Except only kind of, because my return driver. An old "proper type" Englishman-with no provocation whatsoever brought up and proceeded to profusely praise the current US president- using nearly the exact campaign verbiage. It was bizarre and maybe a little funny, hearing in his dignified old Queen's English say the words "I like President Trump, he's not a politician- he tells it like it is. He's doing what he can to make American great again". Like, in a British accent! Maybe his usual American clients are older finance types on business trips so that's his icebreaker? Maybe he wants London to "be great again" and he voted for brexit and wants the world to be white, eat potatoes and all the time? I don't know. Shortly after the strange silence left in the wake of that word-by-word worst campaign slogan ever repetition, his next topic of interest was vodka and how Russians are crazy for drinking it with water. Fine, I mean, I like vodka.
Buckingham, Palace is stunning. Translating this visually via photography, man, I tried from all the angles and distances but it wasn't happening. Was it the overcast weather, or my new camera I'm still learning to use? Or maybe it was just too damn crowded, and the place is just SO large that you have to back really far away to get it all. Regardless, I enjoyed my brief visit.
Buckingham Palace to Big Ben to Westminster Abbey, it was a nice little layover walk with some of the big London attractions
Amazing, amazing architecture all throughout the Westminster area. I want to see more of London someday, the energy was fantastic!
and, sideline shoutout to British Airways for this little family in their safety video:
and with that, we were on our way to Warsaw
Lately life has been just how I like it- jam packed with educational activity and an eclectic mix of friends along for the ride. The bone chilling cold has ceased and everyone wants a taste of the newly no-longer-lethal air outside.
****currently in Europe, very excited to adjust this post with images and the most awesome quotes from smart badass do-gooder entrepreneurs when I get back!***
Directly following "best possible price" on my flight booking priority list is 'a long layover literally anywhere' (passport/visa permitting). 8-10 or more hours is preferable, and is only worthwhile if you land in the morning- I 100% never recommend wandering at night alone anywhere if you're not very familiar with the location (and most attractions will be closed anyway)
Sometimes there is a choice. Fly Emirates, you get Dubai. Fly Turkish Airlines, you get Istanbul. And China Southern? You get Guangzhou.
En route to and from Bangkok, we had 7 and 10 hour layovers in China. For a proper stay China is definitely on the "someday" list, but not immediately so, and probably not Guangzhou (Shanghai, please). That's the beauty of long layovers- sometimes you can get a great deal with a little bonus location you never would have thought to go otherwise. And China is just so cool- I've never seen so many LED lights in one place.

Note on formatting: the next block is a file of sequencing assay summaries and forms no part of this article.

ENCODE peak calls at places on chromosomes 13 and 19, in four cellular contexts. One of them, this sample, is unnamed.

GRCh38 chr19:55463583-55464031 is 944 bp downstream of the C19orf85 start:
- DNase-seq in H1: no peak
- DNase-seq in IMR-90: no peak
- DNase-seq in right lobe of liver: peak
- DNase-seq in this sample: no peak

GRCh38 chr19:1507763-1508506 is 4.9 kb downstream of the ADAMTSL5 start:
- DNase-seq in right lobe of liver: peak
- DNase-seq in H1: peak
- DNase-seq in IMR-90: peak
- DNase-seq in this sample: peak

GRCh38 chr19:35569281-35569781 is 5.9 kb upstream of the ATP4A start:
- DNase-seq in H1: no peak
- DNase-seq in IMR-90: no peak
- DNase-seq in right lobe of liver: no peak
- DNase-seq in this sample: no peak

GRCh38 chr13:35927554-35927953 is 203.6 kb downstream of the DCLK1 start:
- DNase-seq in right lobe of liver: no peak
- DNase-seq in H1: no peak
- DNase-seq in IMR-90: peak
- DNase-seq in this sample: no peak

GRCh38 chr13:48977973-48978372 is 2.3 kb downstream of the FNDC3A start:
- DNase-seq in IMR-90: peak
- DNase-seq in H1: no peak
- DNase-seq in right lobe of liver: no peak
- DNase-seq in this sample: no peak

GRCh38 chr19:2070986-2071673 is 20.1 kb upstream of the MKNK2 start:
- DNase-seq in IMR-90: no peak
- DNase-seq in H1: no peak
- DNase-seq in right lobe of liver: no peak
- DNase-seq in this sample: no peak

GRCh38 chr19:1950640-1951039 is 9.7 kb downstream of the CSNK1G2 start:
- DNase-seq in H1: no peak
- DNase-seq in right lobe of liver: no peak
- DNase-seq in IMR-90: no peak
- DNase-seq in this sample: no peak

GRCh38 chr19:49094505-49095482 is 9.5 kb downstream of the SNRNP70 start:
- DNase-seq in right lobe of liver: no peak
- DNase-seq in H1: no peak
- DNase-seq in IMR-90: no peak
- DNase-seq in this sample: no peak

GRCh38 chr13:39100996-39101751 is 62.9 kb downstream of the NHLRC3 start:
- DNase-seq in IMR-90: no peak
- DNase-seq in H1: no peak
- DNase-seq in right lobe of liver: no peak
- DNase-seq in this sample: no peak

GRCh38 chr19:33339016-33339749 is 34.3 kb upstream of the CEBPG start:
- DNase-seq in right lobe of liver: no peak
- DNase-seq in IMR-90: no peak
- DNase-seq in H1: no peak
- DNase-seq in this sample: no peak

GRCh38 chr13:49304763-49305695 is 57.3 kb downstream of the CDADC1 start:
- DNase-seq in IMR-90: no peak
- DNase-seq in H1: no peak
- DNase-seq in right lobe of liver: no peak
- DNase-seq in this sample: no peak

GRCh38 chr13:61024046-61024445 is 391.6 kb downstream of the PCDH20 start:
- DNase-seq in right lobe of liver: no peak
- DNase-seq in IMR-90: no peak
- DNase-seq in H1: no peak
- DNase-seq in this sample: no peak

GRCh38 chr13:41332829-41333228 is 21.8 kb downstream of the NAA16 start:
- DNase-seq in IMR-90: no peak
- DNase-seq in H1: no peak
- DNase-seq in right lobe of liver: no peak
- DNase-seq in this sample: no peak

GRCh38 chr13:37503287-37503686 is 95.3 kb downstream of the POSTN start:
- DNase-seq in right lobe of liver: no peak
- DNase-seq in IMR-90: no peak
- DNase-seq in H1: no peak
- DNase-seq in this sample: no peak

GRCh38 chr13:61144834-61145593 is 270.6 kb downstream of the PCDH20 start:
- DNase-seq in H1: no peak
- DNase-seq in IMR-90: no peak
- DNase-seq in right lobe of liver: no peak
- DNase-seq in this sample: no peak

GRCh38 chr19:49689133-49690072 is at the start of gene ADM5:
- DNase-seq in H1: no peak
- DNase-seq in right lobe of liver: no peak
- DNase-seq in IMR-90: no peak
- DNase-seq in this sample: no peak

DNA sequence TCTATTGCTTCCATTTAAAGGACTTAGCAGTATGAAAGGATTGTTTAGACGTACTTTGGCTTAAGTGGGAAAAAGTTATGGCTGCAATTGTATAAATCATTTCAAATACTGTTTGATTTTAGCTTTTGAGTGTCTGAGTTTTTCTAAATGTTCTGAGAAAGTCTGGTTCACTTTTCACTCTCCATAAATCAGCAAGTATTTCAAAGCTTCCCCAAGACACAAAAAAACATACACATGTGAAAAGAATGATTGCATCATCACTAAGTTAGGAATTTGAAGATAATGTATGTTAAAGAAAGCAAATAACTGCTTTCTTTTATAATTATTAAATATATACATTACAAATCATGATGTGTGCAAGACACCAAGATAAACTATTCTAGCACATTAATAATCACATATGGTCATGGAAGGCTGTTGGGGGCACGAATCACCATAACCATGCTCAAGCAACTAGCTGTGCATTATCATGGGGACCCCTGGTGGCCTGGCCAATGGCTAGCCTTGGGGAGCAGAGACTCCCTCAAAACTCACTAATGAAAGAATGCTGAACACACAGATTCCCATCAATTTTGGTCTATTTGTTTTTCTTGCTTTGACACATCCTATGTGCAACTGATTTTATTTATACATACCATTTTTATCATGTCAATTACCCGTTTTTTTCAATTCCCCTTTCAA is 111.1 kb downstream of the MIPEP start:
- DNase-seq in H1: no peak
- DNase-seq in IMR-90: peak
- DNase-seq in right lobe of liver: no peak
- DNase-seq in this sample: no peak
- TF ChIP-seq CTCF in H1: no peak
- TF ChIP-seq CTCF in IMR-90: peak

Beijing road, a popular shopping destination in the Danan District of Guangzhou. Probably the brightest lights I've seen in one place, and I live in new york city.
When staying somewhere for a while, like most regular travellers I love to explore "off the beaten path" locations but with layovers I find I get the most out of the big attractions- whatever Trip Advisor lists. Monuments, temples, restaurants or other well known locale types suit your fancy. A sure plan to make that rush to and from the airport worthwhile with highly rated, low-risk confirmed locations. Usually these things are found in popular areas of town, and therefore easier and quicker to reach.
Monks exiting the Bright Filial Piety Buddhist Temple after a chanting service. It was beautiful.
After the doors closed, we continued on our well-planned walk. A good walking route between attractions offers enough random chance to satiate wanderlust, while ensuring you remain on schedule with a smooth return to the airport in time.
So many of these little stores simultaneously sell buddha sculptures, various jewellery and what appear to be nuts and dry legumes in large tubs (lower left corner here). Pretty similar to the shops in NYC Chinatown actually.
Huaisheng Mosque was our next planned location, one of the oldest mosques in the world built 1,300 years ago. I love beautiful religious buildings, especially old ones. The energy is electric; intense with the essence of hopeful prayers and meditations forever fused to sacred spaces.
In addition to Beijing road, there is a Shanghai street in Guangzhou. All commercial - clothes and cell phones mostly- with just enough satisfying side streets and fusion food galore. This area is a short train ride from the airport; a safe use of our small 7 hours. We just walked up and down, taking it all in before our departure to Thailand.
A quick 7-11 stop, new favourite thing:
This weekend we went to a farm an hour away into New Jersey for apple picking, fresh air and sanity.
I wonder what it would be like, to wake up to this every day instead of pavement. What that could mean for both physical health and spirituality.
We grew up around this. I wonder if I don't want to return to it, something like it. Maybe somewhere much farther away, maybe only for a little while